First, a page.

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Alcohol, in moderation, can be an enjoyable addition to a social occasion. However, more and more we are seeing the effects of excess alcohol consumption on people’s physical and mental health and on their gut health.
Women’s livers are smaller than male livers and as a result women are less efficient at metabolising alcohol and more sensitive to its effects.
From the gut health perspective, alcohol can affect every part of your digestive system. Here are a few of its effects:
The Gut Experts’ Alcohol Advice
In Ireland this is a maximum of 11 standard drinks per week for women and 17 standard drinks per week for men. In Ireland one standard drink has approximately 10 grams of pure alcohol and is typically one half pint of normal beer, 100ml of 12.5% wine or 35ml of spirits.
In the UK the low-risk guidelines for both men and women are up to 14 units per week. A unit of alcohol in the UK has approximately 8 grams of pure alcohol. Typically in the UK one half pint of normal beer is 1.1 units, 125ml of 13% wine is 1.6 units and 25ml of spirits is 1 unit.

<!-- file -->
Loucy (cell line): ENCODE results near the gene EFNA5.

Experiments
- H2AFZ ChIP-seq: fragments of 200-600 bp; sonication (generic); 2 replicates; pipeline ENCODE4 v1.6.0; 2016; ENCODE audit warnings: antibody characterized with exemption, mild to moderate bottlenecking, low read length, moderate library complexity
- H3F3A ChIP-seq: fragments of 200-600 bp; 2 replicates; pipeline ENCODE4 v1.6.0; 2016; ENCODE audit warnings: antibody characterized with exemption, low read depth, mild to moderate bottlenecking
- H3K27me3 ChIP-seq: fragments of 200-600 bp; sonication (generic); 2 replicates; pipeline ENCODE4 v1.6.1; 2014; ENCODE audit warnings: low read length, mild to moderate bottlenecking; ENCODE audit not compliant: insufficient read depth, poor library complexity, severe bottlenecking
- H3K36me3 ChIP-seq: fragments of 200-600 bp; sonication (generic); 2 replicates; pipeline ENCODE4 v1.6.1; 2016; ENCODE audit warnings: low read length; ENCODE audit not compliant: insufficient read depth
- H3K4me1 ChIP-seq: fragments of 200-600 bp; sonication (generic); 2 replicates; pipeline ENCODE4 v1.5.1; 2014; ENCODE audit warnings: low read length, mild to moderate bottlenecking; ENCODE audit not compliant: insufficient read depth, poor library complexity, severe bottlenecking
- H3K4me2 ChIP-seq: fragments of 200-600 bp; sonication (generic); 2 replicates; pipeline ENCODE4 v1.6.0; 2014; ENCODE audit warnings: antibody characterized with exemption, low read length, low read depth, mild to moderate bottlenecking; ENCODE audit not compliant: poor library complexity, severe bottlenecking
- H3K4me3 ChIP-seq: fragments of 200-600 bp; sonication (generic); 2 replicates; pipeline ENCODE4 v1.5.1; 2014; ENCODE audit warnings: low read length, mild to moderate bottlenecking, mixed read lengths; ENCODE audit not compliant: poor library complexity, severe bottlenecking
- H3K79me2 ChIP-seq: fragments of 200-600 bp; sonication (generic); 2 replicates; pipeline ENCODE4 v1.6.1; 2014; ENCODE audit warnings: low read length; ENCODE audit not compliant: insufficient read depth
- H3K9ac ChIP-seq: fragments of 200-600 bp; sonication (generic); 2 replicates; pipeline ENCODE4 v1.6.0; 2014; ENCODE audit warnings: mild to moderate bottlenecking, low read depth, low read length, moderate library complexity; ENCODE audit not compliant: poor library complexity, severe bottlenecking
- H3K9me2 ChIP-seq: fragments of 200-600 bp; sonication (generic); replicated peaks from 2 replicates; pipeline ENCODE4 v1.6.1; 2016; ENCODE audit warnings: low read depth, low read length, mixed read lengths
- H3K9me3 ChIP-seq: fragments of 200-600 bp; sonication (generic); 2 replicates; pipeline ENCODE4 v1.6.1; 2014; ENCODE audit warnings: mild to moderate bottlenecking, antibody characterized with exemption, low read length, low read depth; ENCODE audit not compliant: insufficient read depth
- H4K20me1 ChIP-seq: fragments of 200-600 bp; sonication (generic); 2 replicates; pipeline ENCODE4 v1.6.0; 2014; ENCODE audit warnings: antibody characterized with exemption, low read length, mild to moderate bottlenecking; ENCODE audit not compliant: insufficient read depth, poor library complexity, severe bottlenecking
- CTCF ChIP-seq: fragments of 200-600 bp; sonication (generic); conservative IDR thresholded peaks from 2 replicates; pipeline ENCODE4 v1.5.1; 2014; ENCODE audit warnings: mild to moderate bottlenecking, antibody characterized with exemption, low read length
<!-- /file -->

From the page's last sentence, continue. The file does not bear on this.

A number of countries use 10 grams as their standard drink measure including France, Italy, Spain, Italy, New Zealand and Australia whilst others like the US use 14g as its standard drink measure.
Your alcohol intake should be spread over the week and it’s recommended that you have at least 2 alcohol free days each week.
Diet Plan and learn more about how and why you need to take a holistic approach to managing IBS in our book, What Every Woman Needs to Know About Her Gut here.
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